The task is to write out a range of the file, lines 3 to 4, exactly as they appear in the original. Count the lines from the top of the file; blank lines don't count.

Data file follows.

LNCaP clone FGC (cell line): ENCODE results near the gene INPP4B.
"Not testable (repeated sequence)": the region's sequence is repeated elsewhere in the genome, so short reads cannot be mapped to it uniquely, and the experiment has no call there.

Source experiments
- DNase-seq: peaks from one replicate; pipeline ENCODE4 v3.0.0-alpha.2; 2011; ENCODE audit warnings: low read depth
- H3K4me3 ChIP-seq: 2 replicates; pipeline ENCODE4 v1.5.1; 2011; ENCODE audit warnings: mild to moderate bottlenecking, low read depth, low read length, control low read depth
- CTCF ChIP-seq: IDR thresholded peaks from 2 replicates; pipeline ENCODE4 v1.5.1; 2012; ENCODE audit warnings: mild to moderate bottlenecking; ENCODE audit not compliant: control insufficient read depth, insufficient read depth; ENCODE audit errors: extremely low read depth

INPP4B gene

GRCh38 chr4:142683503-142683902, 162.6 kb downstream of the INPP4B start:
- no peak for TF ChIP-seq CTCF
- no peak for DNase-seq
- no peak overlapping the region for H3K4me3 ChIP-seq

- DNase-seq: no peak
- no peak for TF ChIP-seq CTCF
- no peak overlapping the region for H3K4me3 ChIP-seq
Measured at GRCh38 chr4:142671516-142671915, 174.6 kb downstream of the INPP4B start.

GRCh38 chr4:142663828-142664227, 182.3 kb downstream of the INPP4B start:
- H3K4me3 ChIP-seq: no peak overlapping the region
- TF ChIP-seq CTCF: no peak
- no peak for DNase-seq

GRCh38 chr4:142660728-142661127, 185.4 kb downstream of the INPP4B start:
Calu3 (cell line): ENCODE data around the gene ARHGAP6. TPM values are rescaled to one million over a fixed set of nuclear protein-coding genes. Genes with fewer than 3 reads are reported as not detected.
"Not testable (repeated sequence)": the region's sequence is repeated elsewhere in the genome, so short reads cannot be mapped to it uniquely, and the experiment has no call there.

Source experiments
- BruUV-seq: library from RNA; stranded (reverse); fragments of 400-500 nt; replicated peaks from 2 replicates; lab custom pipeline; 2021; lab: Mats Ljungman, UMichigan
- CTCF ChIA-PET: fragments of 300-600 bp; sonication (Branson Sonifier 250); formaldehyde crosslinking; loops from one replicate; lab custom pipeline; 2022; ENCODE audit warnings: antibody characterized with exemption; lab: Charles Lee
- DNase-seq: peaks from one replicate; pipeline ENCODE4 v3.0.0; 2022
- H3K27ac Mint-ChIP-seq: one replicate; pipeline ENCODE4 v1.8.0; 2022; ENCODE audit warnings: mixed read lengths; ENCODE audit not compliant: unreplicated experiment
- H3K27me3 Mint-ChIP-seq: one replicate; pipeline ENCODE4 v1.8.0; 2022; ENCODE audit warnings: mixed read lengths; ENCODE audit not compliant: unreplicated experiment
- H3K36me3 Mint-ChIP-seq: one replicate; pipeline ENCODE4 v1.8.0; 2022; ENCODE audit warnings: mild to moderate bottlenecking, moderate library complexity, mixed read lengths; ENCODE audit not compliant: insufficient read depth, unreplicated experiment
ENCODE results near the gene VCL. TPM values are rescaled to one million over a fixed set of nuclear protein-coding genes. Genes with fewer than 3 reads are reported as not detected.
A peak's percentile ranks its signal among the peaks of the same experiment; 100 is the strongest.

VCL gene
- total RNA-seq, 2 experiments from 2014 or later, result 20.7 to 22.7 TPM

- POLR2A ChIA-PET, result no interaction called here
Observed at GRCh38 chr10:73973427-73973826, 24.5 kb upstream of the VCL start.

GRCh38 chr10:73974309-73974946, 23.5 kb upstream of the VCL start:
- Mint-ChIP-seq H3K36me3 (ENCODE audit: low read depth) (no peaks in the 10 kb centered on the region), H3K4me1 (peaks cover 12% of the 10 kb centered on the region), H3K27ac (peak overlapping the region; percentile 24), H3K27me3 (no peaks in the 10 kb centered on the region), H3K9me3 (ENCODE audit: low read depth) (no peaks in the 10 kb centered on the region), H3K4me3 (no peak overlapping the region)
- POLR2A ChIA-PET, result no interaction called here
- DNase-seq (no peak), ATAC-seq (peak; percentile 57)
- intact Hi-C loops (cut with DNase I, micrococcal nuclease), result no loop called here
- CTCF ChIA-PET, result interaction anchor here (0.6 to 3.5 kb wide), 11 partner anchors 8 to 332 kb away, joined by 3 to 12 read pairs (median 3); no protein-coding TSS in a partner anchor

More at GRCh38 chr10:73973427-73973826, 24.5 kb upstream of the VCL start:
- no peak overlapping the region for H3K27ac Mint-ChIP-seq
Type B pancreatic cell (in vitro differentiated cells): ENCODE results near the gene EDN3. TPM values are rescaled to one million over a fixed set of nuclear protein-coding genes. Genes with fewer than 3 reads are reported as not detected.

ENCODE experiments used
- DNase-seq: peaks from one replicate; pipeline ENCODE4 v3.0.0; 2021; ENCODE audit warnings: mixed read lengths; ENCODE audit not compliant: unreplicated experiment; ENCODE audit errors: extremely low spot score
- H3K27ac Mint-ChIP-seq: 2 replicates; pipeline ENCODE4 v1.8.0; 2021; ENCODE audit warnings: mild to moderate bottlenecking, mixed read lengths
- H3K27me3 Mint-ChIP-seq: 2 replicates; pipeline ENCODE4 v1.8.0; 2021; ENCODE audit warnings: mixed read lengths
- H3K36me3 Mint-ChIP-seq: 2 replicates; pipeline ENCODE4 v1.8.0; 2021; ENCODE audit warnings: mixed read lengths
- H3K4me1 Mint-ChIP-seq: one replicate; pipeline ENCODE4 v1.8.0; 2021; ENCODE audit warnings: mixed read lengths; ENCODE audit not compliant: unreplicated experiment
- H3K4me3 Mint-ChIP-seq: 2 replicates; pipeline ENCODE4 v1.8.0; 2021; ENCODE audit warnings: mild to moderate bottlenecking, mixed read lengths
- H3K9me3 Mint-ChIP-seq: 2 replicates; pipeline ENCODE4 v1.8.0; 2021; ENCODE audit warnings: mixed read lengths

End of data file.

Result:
Source experiments
- DNase-seq: peaks from one replicate; pipeline ENCODE4 v3.0.0-alpha.2; 2011; ENCODE audit warnings: low read depth